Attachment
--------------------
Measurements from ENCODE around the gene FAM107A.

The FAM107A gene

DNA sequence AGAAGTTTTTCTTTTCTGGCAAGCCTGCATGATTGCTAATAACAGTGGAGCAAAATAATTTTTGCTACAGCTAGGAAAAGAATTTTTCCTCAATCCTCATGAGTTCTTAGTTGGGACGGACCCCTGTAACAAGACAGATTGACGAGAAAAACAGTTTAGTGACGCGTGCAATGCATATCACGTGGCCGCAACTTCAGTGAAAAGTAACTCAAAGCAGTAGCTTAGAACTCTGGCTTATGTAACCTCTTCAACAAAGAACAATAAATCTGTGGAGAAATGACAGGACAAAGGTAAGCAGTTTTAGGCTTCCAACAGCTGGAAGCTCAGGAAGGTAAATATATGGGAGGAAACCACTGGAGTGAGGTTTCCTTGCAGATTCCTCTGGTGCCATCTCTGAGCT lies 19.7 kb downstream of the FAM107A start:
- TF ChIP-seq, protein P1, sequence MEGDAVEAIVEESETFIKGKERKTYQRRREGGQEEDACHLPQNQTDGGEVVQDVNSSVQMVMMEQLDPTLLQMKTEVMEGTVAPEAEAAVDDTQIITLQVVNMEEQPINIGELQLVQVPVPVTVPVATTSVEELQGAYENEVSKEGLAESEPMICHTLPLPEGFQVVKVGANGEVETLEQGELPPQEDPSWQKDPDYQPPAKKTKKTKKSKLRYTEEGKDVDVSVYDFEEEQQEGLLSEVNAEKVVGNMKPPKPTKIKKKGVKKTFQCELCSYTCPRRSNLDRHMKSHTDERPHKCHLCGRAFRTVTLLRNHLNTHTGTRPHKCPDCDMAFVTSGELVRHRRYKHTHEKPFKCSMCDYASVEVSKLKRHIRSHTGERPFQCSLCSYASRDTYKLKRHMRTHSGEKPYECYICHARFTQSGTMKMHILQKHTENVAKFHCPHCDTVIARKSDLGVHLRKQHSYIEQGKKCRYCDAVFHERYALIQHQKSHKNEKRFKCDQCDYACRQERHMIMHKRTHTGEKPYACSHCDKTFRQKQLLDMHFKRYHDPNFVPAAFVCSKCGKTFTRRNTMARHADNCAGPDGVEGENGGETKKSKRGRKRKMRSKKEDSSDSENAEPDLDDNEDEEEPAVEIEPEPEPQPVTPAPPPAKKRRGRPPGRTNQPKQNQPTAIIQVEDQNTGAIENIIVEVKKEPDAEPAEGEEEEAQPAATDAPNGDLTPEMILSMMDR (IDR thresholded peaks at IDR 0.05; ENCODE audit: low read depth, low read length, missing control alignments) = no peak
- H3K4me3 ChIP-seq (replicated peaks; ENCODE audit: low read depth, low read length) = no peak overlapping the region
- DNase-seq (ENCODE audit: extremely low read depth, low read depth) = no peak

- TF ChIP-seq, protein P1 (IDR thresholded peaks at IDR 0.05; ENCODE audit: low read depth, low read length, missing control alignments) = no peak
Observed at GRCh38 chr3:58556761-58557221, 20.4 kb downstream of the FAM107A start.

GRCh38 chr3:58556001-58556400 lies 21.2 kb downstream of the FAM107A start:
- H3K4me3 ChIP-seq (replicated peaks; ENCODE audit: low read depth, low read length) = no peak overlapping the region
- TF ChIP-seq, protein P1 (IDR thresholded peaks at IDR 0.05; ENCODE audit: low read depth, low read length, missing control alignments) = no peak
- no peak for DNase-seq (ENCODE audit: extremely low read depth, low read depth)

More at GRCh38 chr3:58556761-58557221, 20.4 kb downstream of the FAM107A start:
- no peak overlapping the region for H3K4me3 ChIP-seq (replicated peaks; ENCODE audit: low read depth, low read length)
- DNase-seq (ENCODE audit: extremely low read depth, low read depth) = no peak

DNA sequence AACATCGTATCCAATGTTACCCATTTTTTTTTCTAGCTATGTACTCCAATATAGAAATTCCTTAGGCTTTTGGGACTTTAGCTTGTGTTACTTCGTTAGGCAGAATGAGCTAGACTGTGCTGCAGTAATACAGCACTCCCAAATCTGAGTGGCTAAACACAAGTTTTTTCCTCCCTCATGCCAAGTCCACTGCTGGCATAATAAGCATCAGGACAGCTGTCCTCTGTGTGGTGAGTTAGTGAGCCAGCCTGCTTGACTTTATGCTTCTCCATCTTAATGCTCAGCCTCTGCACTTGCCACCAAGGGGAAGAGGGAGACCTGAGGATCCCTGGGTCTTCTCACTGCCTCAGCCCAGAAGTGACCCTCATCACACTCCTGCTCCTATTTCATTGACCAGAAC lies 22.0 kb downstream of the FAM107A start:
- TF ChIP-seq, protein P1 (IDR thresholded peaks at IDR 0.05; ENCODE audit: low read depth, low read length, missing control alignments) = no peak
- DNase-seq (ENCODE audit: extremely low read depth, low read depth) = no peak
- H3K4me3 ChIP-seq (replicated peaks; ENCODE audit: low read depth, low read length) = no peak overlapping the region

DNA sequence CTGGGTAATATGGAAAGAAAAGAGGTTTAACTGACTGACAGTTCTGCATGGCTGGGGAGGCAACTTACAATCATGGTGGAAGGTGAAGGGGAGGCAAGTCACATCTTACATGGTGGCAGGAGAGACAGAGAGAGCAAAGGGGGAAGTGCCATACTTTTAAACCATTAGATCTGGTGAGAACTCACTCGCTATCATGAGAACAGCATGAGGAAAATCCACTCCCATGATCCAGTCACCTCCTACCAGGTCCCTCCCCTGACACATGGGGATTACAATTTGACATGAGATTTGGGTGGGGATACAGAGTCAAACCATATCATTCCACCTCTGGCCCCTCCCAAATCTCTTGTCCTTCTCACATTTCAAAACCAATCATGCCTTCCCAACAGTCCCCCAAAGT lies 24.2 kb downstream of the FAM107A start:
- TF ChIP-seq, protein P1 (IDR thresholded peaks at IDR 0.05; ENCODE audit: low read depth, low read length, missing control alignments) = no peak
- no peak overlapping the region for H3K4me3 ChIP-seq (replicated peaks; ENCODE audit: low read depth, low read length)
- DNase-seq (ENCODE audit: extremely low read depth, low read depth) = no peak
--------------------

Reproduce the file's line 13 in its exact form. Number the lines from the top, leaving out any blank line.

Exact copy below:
More at GRCh38 chr3:58556761-58557221, 20.4 kb downstream of the FAM107A start: